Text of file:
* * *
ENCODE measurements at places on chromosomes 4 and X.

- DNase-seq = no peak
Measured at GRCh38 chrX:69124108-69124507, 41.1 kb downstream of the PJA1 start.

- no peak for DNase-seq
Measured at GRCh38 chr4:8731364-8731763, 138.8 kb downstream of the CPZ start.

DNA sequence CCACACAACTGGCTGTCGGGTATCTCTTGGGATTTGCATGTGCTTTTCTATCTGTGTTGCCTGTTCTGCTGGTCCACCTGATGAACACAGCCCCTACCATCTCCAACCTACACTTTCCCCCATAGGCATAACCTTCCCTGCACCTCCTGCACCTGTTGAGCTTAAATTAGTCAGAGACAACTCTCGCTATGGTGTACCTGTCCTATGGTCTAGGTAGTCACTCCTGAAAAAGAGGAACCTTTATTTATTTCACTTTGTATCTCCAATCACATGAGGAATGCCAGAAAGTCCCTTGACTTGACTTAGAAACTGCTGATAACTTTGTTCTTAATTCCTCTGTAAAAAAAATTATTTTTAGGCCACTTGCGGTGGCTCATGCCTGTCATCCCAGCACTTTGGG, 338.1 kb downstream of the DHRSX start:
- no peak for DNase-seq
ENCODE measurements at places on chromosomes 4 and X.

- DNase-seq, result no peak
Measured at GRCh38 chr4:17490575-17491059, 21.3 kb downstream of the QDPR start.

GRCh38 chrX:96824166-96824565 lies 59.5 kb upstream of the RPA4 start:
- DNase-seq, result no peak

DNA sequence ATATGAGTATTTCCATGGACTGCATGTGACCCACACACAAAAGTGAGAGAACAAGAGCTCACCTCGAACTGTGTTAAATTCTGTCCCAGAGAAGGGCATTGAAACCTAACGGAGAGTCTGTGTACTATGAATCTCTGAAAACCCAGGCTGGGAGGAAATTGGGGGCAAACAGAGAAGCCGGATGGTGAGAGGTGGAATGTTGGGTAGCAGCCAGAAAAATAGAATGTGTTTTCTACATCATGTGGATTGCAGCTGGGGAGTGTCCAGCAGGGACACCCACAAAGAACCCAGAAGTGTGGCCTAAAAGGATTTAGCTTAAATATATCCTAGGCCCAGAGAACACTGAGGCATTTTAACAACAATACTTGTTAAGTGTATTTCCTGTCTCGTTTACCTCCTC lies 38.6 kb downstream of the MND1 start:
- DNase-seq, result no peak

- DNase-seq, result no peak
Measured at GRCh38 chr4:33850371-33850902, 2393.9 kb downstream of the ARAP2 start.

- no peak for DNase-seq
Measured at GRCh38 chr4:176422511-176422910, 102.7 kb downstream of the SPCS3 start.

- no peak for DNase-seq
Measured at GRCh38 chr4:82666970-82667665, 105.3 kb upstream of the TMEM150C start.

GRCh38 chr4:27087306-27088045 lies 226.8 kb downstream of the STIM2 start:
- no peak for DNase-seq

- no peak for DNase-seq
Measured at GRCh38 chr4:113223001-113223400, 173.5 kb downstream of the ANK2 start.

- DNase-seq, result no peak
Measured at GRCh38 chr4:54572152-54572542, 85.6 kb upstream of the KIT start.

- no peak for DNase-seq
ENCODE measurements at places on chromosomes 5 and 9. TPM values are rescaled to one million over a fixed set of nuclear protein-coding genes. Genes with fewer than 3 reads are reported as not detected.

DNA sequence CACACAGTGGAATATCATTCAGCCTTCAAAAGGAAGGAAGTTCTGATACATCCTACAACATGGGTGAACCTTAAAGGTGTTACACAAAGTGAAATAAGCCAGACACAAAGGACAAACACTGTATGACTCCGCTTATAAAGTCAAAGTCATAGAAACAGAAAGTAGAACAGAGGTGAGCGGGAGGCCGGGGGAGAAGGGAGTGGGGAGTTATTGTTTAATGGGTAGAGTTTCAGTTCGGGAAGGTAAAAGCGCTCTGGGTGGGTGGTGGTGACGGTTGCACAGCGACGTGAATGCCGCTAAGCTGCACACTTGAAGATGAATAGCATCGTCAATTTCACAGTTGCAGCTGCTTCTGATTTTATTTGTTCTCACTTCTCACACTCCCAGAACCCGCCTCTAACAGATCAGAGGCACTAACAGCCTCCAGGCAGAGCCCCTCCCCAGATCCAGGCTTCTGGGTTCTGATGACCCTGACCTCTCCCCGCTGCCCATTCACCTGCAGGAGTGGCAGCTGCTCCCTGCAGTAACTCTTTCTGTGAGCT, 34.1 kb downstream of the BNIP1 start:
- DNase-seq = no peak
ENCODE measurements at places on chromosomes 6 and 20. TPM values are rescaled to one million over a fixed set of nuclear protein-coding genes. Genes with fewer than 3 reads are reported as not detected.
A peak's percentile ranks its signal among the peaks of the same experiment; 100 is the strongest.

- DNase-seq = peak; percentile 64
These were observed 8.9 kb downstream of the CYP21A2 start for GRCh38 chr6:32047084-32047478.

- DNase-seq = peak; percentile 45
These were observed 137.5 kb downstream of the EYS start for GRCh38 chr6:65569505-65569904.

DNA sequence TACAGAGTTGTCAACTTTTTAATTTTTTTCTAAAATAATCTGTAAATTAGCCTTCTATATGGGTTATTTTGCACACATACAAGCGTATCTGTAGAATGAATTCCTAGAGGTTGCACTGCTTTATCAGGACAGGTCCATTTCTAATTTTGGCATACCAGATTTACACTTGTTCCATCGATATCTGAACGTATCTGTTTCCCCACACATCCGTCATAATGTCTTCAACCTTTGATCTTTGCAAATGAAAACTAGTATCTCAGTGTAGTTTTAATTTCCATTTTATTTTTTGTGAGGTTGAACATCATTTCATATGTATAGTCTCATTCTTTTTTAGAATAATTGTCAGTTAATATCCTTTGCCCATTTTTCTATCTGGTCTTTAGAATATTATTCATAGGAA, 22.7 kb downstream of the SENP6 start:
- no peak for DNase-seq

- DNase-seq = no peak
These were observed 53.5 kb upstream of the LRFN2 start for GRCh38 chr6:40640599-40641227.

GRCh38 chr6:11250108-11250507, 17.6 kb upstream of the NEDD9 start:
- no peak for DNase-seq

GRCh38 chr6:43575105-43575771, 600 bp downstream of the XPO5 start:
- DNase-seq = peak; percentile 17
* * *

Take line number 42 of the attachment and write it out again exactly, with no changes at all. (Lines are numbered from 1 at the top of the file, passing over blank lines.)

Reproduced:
- no peak for DNase-seq